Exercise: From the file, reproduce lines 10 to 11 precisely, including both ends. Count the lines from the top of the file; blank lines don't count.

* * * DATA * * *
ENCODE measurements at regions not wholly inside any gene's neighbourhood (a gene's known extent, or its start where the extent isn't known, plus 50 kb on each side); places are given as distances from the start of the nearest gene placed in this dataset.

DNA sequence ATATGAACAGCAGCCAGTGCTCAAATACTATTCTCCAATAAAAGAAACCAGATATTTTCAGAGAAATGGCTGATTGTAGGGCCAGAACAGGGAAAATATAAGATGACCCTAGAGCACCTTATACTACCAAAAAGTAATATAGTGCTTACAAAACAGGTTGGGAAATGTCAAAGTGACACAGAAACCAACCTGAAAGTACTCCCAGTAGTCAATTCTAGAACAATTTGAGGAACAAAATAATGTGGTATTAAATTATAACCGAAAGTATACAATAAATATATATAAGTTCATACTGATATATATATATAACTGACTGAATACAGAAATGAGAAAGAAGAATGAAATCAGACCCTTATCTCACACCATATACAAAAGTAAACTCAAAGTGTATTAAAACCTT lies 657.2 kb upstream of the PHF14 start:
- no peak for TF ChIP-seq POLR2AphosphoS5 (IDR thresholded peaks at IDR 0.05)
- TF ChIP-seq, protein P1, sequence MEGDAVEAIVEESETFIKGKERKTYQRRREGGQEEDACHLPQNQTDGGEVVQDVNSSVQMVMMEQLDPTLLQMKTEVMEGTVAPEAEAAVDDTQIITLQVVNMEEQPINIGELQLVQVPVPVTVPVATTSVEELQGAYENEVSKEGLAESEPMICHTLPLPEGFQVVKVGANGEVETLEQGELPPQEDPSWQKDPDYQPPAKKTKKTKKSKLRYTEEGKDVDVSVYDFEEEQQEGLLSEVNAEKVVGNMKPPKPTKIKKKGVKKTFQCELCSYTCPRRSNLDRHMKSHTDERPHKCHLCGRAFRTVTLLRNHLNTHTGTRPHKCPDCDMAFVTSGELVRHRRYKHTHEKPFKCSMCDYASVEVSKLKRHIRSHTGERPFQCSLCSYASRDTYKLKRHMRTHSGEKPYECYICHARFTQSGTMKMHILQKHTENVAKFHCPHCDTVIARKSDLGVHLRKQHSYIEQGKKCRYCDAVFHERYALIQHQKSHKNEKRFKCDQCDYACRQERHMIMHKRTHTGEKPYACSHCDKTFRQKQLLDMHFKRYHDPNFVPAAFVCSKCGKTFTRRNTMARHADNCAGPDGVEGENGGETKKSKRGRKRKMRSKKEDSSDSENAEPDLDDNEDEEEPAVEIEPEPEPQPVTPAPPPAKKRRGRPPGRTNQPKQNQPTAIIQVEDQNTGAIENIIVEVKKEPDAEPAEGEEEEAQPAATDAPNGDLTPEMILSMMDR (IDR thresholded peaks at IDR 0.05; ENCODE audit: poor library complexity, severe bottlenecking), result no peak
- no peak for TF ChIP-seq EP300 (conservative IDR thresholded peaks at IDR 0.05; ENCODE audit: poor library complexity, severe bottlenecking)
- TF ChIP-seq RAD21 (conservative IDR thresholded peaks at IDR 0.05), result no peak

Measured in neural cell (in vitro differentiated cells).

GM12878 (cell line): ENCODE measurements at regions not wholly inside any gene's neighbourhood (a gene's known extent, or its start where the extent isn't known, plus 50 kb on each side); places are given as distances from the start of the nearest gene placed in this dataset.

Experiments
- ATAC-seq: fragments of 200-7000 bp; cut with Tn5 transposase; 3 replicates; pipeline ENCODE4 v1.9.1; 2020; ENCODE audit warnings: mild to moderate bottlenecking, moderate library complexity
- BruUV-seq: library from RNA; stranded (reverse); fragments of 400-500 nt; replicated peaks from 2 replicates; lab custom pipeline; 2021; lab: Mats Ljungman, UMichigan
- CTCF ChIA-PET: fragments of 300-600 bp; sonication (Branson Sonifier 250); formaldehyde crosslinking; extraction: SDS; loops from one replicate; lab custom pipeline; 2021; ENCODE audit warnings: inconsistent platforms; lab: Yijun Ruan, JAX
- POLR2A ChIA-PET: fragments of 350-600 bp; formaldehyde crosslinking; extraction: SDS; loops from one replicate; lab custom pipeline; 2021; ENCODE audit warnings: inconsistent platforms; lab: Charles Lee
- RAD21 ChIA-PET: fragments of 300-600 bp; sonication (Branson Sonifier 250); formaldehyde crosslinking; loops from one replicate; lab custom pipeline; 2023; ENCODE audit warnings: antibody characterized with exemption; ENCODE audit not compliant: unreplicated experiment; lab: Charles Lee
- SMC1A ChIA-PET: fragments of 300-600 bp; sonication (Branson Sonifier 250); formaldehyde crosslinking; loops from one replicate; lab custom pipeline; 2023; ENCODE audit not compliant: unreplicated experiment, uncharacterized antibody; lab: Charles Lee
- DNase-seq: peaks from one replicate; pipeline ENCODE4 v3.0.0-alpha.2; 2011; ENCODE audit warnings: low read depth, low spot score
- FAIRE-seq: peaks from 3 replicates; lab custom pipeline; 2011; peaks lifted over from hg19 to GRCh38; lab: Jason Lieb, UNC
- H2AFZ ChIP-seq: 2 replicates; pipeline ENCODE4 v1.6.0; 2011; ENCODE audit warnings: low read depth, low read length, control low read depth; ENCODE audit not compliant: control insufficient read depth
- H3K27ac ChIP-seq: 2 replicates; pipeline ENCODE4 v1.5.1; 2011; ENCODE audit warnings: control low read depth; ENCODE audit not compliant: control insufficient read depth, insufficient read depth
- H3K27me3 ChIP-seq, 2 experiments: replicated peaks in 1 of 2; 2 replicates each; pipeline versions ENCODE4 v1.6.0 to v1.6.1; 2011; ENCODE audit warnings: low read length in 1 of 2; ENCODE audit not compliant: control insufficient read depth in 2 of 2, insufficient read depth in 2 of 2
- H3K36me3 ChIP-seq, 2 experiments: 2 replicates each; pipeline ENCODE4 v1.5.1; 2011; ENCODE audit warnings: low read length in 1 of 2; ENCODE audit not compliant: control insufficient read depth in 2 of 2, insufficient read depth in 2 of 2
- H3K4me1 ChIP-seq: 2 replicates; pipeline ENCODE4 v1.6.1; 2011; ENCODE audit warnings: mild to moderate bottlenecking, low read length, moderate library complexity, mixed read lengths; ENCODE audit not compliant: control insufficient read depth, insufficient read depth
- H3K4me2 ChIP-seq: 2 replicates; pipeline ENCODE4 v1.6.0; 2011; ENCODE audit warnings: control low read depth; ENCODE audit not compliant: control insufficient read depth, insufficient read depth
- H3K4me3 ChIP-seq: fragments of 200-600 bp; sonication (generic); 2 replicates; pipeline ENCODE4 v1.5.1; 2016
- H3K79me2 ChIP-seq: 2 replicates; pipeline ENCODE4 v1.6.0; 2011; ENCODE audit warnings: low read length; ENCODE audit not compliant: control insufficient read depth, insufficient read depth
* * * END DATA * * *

- ATAC-seq: fragments of 200-7000 bp; cut with Tn5 transposase; 3 replicates; pipeline ENCODE4 v1.9.1; 2020; ENCODE audit warnings: mild to moderate bottlenecking, moderate library complexity
- BruUV-seq: library from RNA; stranded (reverse); fragments of 400-500 nt; replicated peaks from 2 replicates; lab custom pipeline; 2021; lab: Mats Ljungman, UMichigan